On the other hand, hearing from an old friend, whether it was a romantic relationship or not, can be incredibly gratifying. The advent of social networking sites has certainly helped further that cause. I have found over the years that these olive branches seem to come in bunches, without any discernable correlation. The last few weeks were one of those clusters. The week before my birthday, I received a message from Owen (of baby mama drama fame), asking if I wanted to meet up. Interested to hear what he’d been doing since New Year’s, I agreed and we went to an industry event together. It was nothing remarkable, but just interesting to see my old buddy after months of exile.

Then a few days after my birthday, I received a Facebook friend request from someone I had relationship with years ago. It was a long distance thing (he lived in Florida), and ended up not working out despite my best efforts to the contrary. During our time together I traveled to visit him, called often, e-mailed and instant messaged, but there was little in the way of reciprocity. I was at a time in my life when I was willing to come up with hypothetical situations to give a guy the benefit of the doubt (“Maybe he didn’t call because his phone battery died.”). After a particularly fervent bitch session about my absent beau, my friend Lauren once commented to me that, “your back must hurt from carrying this relationship.” Lauren’s words stuck with me, and when the phone calls from Florida started becoming fewer and farther between I realized there really was no relationship to fight for. I ultimately chalked the failure up to the distance and the fact that he probably just “wasn’t that into me.”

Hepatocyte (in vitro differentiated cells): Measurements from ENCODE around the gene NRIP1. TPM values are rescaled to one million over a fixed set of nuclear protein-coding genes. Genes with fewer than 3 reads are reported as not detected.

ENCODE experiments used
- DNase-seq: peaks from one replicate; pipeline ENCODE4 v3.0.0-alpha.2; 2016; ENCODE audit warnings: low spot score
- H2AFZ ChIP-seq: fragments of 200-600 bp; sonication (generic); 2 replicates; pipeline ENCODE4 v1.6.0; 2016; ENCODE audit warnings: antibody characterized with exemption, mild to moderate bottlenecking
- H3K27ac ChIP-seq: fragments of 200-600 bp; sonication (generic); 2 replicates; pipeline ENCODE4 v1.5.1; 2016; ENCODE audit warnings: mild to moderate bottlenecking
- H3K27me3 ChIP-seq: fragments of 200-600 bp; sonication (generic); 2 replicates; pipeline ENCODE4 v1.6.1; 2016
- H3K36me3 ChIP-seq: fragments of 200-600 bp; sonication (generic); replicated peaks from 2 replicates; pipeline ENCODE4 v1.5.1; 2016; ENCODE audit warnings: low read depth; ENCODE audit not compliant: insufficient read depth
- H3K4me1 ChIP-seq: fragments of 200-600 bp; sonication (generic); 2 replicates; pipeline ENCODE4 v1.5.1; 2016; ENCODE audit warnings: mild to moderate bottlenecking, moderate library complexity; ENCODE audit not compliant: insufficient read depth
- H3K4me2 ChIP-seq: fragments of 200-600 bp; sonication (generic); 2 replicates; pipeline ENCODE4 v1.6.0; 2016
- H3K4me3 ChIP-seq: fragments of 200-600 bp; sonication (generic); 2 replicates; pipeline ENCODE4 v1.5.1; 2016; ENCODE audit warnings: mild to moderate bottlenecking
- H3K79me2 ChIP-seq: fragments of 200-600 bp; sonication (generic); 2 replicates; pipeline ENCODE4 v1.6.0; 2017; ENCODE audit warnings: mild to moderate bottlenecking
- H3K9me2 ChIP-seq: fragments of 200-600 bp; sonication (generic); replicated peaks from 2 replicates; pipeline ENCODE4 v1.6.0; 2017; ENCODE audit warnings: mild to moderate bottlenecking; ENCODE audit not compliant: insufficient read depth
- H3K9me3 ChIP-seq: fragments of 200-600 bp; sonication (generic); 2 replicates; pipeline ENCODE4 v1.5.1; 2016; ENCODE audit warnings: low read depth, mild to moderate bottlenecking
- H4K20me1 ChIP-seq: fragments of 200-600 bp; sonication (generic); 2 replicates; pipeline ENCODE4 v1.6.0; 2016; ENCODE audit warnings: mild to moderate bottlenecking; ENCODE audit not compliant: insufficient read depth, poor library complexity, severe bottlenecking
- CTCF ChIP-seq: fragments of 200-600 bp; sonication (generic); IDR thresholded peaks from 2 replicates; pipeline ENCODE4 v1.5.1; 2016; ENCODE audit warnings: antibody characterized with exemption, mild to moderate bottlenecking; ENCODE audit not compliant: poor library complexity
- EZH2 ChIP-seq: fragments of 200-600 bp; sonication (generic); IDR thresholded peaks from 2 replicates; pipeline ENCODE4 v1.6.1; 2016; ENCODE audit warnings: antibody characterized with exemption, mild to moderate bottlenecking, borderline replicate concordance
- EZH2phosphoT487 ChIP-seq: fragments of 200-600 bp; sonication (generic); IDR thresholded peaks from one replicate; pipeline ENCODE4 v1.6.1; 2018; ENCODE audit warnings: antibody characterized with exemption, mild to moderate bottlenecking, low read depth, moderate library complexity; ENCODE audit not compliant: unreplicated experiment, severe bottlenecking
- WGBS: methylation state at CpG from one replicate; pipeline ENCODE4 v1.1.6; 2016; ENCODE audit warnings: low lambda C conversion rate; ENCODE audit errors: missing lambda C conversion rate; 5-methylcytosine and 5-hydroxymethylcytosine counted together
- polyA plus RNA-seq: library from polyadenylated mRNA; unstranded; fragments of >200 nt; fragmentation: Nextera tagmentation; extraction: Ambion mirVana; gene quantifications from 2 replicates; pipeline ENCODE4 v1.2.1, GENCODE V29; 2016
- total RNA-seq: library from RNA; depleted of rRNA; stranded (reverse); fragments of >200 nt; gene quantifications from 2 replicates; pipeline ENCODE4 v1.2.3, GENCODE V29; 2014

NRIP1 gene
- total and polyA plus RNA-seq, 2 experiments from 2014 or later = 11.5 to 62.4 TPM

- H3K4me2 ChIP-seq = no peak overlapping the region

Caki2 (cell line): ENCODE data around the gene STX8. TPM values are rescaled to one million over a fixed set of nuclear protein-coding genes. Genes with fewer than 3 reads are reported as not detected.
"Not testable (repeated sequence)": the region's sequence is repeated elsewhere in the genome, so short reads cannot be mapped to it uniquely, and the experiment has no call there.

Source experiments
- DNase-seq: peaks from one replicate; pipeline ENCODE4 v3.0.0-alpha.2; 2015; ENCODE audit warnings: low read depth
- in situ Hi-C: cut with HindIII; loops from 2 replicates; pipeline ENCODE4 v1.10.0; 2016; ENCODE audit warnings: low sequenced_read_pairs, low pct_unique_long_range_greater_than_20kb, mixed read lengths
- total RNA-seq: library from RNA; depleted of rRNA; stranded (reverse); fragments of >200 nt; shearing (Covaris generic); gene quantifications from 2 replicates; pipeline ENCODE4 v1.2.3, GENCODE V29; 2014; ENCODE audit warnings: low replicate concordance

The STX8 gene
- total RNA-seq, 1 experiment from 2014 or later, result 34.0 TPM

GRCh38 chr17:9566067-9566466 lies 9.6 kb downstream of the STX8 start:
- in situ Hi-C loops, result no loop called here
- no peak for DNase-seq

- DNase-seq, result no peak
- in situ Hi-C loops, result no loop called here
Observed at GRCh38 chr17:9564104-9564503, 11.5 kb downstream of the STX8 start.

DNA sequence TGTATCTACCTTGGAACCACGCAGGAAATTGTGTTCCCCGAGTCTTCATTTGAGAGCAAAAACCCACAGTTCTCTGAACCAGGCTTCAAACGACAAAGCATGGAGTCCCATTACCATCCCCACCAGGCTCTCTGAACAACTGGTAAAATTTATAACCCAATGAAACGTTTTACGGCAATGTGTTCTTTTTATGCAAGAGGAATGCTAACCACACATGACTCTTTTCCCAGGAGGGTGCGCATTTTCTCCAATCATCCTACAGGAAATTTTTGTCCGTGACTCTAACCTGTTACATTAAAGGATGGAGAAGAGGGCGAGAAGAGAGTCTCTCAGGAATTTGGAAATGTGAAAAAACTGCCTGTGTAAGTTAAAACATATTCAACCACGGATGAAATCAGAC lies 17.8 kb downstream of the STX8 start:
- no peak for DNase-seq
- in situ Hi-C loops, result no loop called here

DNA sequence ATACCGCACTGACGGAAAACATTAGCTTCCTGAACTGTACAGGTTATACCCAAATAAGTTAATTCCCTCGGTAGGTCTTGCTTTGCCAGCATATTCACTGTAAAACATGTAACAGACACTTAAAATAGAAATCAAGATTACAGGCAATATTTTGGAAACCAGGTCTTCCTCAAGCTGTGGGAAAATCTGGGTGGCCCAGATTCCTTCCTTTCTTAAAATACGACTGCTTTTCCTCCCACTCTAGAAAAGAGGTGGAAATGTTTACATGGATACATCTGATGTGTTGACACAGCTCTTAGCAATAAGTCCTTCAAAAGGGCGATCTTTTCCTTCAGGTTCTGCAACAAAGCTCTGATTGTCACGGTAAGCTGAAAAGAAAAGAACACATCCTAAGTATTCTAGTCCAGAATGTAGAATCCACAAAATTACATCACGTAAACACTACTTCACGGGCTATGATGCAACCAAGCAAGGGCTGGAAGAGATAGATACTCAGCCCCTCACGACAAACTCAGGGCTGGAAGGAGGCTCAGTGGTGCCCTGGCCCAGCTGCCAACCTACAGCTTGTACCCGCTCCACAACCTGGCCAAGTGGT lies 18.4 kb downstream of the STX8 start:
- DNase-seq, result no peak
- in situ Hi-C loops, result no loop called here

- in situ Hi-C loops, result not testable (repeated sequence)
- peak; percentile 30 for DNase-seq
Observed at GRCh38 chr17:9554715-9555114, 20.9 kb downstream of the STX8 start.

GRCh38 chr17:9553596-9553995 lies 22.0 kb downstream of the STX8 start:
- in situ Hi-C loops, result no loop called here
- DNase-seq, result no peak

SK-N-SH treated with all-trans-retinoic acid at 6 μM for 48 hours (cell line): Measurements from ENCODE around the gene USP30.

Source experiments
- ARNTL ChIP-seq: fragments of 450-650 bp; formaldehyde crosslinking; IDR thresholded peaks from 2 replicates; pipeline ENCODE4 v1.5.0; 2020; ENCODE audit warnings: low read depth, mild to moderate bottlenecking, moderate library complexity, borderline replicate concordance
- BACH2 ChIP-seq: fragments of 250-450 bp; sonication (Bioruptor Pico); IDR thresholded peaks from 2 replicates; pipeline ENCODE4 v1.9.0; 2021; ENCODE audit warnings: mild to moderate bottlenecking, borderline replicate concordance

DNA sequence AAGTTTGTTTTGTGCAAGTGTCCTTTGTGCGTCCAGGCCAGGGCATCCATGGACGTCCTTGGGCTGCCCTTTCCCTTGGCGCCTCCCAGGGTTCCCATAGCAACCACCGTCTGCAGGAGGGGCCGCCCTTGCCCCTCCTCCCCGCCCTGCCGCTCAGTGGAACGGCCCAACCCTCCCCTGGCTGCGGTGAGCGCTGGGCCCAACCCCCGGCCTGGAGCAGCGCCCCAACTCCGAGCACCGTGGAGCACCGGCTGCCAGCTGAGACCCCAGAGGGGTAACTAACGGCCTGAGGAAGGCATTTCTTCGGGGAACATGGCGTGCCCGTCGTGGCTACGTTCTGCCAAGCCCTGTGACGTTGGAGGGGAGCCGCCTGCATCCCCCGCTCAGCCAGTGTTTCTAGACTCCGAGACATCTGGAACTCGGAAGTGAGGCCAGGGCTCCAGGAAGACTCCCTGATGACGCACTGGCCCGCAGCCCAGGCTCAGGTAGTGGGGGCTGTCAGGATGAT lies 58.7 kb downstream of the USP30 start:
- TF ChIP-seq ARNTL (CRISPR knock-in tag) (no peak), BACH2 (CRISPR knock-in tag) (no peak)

His friend request caught me by surprise, but the message that came shortly thereafter really threw me for a loop. In it he explained how sorry he was for how our relationship ended and filled me in on the successful path his life had taken since we’d last spoken. He then added that he was “very thankful, because it was the motivation of messing up our relationship that forced me to move forward with my life.” He said he’d thought about be over the years, which surprised me since I felt like I’d been written off. Reading his side of the story, and hearing his reverential tone, put salve on that old wound and reassured me that putting ones heart on the line was not merely Pickwickian foolishness.